I’ve written before that I joined our local chapter of the Muscular Dystrophy Association’s Facebook page last year. The group is designed to provide parents/caregivers some type of what, outlet? Common ground? Support? At the time of that particular post I remember writing that I’d been pretty much mute there. Well that almost changed on Friday. Almost.
Last Friday, the group’s moderator, in the spirit of #FeelGoodFriday, asked members to share good things that happened that week. I started typing a message, but stopped. Back space, back space, back space. I began anew, read my draft, and deleted the whole of it again. I started a third time and just closed my Facebook app.
There is a wide range of types of muscular dystrophy, some significant and handicapping from birth, others less so in the immediate, more progressive, like my son’s–present at birth, but with symptomatology growing over time. It’s important you understand the range; it’s an important part of and in preface of the tale I am to tell about the highlight of my son’s athletic career.
In keeping with the NCAA basketball tournament (yawn. . . sorry, it’s not my thing, but it’s also not entirely not my thing), my son’s physical education teacher coordinates a 2-ball tournament. The middle schoolers and some teachers form 2-person teams, and the brackets begin. I wish I could tell you about 2-ball, but my 12-year-old isn’t exactly loquacious, no, he is more of the 1-2 word answers these days. . . Understanding what the game entails would certainly add context to my story today, but it’s hard to capture nuance when all I get in return is a yes/no. It’s actually harder, because even to formulate questions absent fundamental knowledge is a trick. I’m pretty good with words and can inference like nobody’s business, but alas, no match for the 12-year-old. We’ll have to suffice with it’s a basketball shooting game played in twos, where each player has to make a certain number of shots from around the key, and both players have to do this in less time than their opponent.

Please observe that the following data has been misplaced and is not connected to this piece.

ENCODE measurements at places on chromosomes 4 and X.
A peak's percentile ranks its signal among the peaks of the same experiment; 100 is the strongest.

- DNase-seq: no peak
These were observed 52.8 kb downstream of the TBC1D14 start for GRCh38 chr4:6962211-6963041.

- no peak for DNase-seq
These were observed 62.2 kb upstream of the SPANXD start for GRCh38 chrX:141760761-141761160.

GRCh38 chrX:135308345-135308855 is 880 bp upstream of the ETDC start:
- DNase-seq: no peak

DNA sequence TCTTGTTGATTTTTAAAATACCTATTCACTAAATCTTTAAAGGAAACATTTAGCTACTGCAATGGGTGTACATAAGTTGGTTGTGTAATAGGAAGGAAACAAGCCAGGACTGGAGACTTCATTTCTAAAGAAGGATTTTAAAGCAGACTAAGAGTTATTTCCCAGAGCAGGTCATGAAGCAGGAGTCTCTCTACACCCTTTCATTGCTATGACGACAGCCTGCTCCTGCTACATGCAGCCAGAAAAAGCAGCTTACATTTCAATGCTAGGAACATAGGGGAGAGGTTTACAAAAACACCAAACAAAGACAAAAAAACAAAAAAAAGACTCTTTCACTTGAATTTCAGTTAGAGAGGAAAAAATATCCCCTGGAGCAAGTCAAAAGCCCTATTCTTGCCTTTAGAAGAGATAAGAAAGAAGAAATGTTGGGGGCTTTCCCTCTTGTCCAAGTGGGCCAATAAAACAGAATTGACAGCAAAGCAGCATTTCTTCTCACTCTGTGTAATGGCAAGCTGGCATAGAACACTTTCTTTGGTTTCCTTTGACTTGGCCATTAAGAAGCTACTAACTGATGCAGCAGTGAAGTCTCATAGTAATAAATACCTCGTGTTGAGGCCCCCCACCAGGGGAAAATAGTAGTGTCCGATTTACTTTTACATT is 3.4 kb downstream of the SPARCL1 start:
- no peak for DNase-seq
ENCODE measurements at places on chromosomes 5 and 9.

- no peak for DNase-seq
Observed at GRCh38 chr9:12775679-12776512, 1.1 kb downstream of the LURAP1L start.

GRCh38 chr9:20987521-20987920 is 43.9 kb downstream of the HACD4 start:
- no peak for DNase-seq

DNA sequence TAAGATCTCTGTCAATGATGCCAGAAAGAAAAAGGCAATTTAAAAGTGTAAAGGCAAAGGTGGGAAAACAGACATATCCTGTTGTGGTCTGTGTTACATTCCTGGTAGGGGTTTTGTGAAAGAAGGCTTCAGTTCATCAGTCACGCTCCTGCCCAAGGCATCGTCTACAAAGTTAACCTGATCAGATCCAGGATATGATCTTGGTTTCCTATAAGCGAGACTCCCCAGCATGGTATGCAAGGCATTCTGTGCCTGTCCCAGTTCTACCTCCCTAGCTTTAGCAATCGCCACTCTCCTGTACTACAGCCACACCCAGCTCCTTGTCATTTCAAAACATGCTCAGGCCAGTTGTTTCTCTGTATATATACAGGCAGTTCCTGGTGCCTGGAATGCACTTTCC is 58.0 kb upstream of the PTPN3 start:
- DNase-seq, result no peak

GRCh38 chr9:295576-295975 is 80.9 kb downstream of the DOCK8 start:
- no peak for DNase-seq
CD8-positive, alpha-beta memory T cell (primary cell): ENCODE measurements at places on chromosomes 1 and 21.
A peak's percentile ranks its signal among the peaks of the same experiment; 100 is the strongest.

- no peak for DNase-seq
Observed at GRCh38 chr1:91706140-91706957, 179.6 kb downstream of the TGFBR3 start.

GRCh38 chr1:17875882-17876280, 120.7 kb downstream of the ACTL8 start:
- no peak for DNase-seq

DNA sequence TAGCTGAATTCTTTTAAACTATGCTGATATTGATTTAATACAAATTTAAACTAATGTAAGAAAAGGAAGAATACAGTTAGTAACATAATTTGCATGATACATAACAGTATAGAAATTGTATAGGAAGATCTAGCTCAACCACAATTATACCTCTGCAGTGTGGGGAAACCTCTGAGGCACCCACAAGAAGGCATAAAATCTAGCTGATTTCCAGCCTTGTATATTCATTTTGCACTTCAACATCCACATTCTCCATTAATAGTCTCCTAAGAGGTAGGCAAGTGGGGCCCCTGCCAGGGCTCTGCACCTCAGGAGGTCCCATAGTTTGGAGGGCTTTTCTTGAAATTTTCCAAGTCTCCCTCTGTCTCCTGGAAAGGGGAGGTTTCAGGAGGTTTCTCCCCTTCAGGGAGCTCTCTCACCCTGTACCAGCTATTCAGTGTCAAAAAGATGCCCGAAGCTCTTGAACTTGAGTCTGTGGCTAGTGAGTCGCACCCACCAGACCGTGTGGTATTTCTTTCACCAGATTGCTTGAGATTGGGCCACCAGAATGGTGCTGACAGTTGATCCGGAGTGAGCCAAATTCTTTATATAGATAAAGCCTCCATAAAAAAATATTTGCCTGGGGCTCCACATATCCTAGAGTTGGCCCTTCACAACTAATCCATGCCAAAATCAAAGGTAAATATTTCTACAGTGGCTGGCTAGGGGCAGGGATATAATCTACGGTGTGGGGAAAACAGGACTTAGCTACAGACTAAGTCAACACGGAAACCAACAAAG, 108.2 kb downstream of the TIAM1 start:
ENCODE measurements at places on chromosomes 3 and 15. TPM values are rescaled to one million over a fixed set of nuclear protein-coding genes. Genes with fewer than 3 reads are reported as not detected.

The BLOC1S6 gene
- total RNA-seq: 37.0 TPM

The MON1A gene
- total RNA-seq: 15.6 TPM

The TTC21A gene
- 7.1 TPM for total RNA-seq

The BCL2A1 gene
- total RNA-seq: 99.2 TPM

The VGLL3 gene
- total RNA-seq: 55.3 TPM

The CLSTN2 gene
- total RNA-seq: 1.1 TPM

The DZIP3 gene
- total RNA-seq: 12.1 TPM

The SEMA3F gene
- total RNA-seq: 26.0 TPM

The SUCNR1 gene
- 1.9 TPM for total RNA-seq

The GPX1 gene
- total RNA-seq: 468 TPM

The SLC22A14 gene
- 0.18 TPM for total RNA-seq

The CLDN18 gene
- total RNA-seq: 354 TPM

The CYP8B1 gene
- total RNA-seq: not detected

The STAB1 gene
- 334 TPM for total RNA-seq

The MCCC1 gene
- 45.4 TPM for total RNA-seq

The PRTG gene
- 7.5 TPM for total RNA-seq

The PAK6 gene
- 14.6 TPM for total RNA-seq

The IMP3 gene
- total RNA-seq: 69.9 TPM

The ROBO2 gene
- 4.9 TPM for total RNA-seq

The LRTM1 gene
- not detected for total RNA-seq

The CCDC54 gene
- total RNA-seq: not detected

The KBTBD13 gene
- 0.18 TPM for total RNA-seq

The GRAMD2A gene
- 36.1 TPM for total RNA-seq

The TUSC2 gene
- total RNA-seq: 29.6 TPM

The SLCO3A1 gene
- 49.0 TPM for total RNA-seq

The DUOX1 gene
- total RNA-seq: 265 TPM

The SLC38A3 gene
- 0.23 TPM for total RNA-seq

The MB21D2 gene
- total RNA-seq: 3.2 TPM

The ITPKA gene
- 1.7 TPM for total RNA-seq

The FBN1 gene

The night before, my big kid makes an offhand reference to the tournament finals being held the next day, Thursday. My husband and I give him the “do your best, have fun, work hard, be a good teammate” blah-de-blah (except really and sincerely we mean that and we say it with enthusiasm, not blah-de-blah, but the 12-year-old doesn’t rise to our enthusiasm–shocker, right?). Near the end of my workday Thursday, my friend Shelly, who happens to be a teacher at my son’s school as well as the mom of one of my son’s friends, texts me this:
Make sure you ask about the 2-ball tournament, just in case he doesn’t say anything.
In reply, I write:
Oooh, I’m intrigued. He did mention it for the first time last night, so at least I knew it was a thing. I’ll let you know what I hear from him. Should my stomach be hurting?